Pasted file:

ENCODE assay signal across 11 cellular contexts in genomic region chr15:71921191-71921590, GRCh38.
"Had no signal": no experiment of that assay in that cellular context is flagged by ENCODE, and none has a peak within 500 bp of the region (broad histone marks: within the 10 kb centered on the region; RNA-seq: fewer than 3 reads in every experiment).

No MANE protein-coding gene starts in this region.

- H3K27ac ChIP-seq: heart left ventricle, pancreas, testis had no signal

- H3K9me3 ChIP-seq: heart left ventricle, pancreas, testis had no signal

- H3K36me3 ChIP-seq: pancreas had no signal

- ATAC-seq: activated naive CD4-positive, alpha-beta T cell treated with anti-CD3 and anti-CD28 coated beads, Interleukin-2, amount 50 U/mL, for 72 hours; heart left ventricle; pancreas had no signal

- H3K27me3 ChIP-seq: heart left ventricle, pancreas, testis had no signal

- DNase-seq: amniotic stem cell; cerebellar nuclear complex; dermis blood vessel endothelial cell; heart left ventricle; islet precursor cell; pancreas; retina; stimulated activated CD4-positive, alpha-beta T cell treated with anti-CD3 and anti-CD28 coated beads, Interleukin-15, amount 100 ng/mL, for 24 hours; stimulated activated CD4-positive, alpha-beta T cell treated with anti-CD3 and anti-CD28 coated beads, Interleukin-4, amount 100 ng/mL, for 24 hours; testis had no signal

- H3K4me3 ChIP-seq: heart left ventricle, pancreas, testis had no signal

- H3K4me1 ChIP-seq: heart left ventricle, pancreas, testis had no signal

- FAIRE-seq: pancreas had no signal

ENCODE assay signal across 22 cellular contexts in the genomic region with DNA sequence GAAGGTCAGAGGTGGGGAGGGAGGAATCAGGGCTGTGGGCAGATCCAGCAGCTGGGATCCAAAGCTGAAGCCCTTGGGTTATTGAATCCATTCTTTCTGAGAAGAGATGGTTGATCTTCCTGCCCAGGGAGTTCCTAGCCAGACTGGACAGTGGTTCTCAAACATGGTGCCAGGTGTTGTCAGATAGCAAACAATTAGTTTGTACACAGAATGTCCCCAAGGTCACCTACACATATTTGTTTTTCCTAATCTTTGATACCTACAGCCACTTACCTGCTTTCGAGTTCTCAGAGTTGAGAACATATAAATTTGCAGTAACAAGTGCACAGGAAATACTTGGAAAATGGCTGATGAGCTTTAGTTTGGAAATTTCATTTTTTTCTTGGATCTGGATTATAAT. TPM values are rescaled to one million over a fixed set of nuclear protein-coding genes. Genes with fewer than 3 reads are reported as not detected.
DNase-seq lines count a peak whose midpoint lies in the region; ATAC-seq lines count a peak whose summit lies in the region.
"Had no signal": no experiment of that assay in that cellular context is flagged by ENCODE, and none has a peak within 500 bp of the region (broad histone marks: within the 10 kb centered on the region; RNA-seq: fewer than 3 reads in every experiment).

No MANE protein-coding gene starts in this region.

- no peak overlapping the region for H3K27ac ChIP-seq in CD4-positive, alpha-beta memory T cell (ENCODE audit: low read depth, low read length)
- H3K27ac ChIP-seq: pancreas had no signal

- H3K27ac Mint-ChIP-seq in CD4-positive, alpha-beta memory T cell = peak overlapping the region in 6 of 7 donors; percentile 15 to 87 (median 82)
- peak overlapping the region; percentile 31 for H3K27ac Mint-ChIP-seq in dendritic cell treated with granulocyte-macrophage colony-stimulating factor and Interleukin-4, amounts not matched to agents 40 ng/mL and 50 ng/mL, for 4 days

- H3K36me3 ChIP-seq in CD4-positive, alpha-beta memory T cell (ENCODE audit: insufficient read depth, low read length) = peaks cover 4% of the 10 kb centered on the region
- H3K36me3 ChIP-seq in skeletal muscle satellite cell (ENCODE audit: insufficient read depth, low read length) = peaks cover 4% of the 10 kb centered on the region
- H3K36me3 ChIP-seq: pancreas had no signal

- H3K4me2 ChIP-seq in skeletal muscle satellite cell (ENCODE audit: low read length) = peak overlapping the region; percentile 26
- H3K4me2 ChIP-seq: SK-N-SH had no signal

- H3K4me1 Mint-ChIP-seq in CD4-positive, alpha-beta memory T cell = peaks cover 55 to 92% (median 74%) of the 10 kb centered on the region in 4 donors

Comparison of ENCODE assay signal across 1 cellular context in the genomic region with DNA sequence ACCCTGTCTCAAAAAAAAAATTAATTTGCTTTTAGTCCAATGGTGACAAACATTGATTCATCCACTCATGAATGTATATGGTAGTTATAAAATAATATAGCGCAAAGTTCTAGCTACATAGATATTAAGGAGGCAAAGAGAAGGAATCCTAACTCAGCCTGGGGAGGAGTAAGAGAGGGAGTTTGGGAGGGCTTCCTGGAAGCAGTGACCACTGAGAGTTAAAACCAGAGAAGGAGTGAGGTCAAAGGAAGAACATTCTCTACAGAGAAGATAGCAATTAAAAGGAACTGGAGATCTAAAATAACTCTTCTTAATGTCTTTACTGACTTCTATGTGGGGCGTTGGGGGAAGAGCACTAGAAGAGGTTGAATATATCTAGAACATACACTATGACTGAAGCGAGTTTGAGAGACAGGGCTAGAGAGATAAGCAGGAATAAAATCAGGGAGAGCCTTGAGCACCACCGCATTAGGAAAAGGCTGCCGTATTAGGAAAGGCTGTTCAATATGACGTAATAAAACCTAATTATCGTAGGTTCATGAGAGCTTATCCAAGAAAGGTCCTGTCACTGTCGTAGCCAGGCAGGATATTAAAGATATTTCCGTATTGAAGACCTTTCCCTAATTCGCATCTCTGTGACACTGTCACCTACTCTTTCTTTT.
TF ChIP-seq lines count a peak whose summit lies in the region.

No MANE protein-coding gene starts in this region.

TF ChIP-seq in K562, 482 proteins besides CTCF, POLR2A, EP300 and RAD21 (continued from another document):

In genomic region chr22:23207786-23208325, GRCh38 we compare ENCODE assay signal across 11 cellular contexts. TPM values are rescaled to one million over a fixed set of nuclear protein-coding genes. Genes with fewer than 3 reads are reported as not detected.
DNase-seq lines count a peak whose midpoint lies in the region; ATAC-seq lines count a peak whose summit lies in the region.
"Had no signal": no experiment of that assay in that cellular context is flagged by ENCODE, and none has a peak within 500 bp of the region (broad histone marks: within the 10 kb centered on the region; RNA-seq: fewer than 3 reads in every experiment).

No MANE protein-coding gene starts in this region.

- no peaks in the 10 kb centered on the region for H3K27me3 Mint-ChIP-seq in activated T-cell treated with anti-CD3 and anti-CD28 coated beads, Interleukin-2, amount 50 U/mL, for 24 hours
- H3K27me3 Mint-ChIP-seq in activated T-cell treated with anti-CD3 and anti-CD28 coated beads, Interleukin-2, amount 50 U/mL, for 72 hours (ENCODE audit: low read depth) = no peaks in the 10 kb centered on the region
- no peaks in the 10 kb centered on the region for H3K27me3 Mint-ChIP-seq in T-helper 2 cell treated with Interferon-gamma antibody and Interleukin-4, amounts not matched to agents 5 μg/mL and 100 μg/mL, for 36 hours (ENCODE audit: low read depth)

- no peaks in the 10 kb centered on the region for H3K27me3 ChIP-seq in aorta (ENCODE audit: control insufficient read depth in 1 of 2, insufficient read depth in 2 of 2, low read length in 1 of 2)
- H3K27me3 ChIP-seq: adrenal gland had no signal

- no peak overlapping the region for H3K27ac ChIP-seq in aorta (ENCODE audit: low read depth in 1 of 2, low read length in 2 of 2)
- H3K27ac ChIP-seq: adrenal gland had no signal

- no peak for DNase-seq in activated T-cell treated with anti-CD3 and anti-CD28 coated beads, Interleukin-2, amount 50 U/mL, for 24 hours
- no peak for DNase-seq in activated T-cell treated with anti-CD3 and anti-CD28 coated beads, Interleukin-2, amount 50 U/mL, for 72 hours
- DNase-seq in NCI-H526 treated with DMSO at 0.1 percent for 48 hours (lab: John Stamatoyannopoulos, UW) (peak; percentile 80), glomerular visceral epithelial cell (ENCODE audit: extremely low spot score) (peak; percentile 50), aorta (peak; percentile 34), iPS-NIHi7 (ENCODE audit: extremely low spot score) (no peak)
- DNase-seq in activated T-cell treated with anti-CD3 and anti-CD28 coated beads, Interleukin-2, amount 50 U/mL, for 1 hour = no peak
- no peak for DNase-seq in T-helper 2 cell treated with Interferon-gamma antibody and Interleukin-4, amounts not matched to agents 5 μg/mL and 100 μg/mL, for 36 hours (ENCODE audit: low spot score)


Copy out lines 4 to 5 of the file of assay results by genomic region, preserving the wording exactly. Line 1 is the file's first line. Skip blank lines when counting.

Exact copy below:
- H3K27ac ChIP-seq: heart left ventricle, pancreas, testis had no signal

- H3K9me3 ChIP-seq: heart left ventricle, pancreas, testis had no signal